Do Relationships Still Matter in the Age of iBuyers?
Brokers discuss what it takes to compete with the convenience of instant offers.
November 9, 2019
iBuyers and other disruptive forces in real estate have been effective at simplifying and mainstreaming the transaction process online. But these advancements also can make consumers feel isolated from the helping hands of a real estate professional. Does this portend that the future of real estate will become more transactional than relational?
That was the underlying question Friday at the RISMedia Power Broker Forum during the REALTORS® Conference & Expo in San Francisco. Panelists at the forum discussed how real estate professionals can compete with institutions such as iBuyers and their brand of instant offers. NextHome, Inc., CEO James Dwiggins said he doesn’t believe the industry is paying enough attention to how much consumers value convenience.
“There are a lot of people who don’t want to put their house on the market for 60 days,” Dwiggins explained. Though instant offers typically are less profitable for home sellers, many may find value in such a hassle-free transaction. “Generationally, a lot of people don’t look at the value of money” in the way we expect them to, said Dwiggins.
When envisioning the future of real estate, panelists at the forum agreed that agents should consider iBuyers their competitor and must be better prepared to show their value to consumers at every listing presentation. The panelists also warned attendees to expect that iBuyers will further cut into their profit margins with ancillary services like title and mortgage.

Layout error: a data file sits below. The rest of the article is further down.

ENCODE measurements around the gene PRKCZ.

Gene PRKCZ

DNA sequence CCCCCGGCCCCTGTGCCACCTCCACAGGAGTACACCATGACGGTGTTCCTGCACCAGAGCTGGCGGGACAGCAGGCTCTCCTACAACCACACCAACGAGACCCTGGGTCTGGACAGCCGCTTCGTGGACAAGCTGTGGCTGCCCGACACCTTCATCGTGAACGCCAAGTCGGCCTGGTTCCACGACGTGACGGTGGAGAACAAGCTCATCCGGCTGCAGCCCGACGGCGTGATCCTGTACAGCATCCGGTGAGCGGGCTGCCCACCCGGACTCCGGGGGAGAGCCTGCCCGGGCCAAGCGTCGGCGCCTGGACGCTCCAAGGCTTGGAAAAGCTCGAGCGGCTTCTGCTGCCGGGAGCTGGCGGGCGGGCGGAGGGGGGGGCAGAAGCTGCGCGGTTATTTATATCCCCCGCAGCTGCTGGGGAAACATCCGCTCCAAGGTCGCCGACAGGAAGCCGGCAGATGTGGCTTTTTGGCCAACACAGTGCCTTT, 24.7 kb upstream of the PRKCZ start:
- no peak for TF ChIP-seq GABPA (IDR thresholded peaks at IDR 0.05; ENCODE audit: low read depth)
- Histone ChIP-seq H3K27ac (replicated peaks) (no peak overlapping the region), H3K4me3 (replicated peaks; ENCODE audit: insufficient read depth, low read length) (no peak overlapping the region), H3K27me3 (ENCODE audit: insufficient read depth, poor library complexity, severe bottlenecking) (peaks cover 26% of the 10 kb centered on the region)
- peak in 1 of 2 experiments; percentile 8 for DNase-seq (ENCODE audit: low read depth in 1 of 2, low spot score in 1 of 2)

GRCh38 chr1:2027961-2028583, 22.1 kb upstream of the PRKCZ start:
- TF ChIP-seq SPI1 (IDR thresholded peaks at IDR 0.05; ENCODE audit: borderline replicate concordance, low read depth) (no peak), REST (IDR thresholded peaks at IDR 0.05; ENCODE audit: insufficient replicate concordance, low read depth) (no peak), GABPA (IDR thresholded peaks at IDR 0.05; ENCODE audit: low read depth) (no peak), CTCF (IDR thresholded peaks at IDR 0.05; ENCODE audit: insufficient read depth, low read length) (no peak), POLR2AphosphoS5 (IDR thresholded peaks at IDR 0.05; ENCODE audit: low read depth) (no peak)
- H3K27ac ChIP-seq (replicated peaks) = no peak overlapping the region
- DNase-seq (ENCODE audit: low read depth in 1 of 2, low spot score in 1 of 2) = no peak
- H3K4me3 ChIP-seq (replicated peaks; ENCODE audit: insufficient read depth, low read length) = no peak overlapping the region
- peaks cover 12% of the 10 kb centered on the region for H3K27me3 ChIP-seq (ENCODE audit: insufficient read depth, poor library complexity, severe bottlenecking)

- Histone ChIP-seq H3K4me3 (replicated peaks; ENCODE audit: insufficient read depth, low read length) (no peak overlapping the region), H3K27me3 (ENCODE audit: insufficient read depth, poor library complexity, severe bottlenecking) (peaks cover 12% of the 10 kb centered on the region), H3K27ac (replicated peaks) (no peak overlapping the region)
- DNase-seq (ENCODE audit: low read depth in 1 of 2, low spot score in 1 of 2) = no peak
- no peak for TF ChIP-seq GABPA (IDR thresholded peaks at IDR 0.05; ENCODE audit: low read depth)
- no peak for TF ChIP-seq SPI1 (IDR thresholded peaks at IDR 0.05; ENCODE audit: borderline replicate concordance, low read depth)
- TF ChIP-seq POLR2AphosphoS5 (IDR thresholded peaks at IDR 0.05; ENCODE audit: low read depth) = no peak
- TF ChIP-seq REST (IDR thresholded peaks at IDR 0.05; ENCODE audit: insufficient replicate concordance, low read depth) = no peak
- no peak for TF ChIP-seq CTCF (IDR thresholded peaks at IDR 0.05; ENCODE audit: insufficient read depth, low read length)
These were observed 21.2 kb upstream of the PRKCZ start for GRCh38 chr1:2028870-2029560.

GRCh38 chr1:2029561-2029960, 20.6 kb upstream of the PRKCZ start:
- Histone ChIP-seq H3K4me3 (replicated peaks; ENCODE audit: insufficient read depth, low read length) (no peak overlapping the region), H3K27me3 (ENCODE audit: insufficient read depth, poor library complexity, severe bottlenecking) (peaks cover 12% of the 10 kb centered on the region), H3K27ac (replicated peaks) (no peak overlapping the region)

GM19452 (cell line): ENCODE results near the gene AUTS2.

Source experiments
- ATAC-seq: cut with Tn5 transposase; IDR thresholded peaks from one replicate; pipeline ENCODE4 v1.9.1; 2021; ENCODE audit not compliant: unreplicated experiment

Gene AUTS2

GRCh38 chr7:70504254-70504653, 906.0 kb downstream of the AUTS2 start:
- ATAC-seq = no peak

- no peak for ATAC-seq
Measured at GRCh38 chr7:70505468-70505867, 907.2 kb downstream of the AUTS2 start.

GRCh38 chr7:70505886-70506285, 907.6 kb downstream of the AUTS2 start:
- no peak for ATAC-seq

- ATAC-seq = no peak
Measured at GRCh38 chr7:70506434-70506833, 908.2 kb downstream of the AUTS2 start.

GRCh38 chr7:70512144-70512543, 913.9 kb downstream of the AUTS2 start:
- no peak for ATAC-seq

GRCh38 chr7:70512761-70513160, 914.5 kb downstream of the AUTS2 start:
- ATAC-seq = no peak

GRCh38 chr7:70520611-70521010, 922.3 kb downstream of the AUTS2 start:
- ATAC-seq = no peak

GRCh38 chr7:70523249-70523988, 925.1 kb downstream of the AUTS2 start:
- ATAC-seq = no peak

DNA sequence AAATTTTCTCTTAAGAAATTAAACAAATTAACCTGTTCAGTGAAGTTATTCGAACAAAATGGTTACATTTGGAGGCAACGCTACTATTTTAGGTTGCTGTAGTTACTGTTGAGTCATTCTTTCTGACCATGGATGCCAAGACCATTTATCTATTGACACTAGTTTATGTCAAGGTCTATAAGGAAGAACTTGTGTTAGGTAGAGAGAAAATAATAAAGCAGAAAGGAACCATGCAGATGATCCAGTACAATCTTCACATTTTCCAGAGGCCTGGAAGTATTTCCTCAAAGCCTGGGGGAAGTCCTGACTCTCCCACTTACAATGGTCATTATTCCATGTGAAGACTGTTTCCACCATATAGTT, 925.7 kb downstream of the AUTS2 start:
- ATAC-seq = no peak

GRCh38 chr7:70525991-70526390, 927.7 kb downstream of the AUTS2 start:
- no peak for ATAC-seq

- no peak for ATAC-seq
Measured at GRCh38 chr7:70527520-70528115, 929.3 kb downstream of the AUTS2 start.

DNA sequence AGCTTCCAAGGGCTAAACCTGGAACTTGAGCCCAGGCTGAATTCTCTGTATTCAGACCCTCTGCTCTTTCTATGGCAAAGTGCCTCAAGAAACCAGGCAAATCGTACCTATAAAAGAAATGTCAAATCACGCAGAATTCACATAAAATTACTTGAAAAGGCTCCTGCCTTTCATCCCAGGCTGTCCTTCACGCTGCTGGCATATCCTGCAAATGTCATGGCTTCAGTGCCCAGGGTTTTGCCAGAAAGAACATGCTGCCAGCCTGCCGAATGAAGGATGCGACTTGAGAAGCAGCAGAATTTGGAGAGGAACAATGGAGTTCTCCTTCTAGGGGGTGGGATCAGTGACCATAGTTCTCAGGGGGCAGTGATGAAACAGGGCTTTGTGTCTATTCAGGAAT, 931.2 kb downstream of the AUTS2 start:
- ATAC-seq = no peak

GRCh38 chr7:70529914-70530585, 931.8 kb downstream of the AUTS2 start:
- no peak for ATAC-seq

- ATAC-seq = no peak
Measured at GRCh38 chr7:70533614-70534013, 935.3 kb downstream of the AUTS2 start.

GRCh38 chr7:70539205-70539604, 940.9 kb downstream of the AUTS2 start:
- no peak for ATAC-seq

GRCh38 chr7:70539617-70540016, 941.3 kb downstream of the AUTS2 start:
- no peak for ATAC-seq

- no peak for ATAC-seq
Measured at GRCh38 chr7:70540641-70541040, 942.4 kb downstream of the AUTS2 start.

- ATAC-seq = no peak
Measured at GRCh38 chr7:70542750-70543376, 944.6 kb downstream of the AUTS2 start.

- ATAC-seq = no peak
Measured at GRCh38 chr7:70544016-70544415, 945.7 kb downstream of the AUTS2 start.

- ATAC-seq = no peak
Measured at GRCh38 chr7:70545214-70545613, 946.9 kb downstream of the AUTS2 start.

Chris Kelly, president and CEO of Ebby Halliday Companies, said that for most homeowners, their home’s equity is the largest percentage of wealth they have. Instead of talking about the act of selling a home, Kelly said, the industry should double down on their role as “wealth protectors.” Sellers can earn as much as $20,000 more working with an agent rather than an iBuyer, Kelly added. That extra profit, if invested wisely, could grow to “$100,000 or more over time.”
Dwiggins agreed, saying that the industry’s response to iBuyers should be “no different than when we were fighting the Zestimate. We should be using it as the starting point for our conversations with sellers.”
Vanessa Bergmark, owner and CEO of Red Oak Realty, said real estate professionals can win business with confidence and a focus on their core services. “You have to know who you are,” Bergmark said. “You can’t say you’re like the Ritz, but you’re also the pawn shop next door. It can’t be, ‘We’ll sell your gun for cheap and also take care of grandma’s diamond.’” For Bergmark’s Bay Area-based brokerage, this means having data that Silicon Valley customers value and keeping services focused on helping buyers and sellers rather than expanding into title insurance and financing.
However, JP Piccinini, founder and broker of JP and Associates, REALTORS®, said his brokerage has embraced iBuyers. He explained that the iBuyer model goes hand-in-hand with his firm’s two core values: productivity and service. Piccinini believes iBuyers help agents avoid the tedious tasks that have long overwhelmed them, such as “running across town to get a signature or holding open houses every weekend.”
Moreover, Piccinini said the popularity of iBuyers reflects an industry shift from relationships to transactions. “In the next ten years, the new breed of agents are going to be transactional,” he said. “Homes are going to be consumer goods,” and the process of buying and selling real estate will be similar to buying and selling a car.
Dwiggins disagreed, saying he believes that brokerages can succeed by rebuilding their business model around the customer relationship. Likewise, Bergmark said her primary goal is “to create a sustainable company that takes care of the community I serve.” Kelly said his brokerage is focused on diversity and inclusion in its clientele. “We want to be a real estate home for everyone who lives in our market,” Kelly said.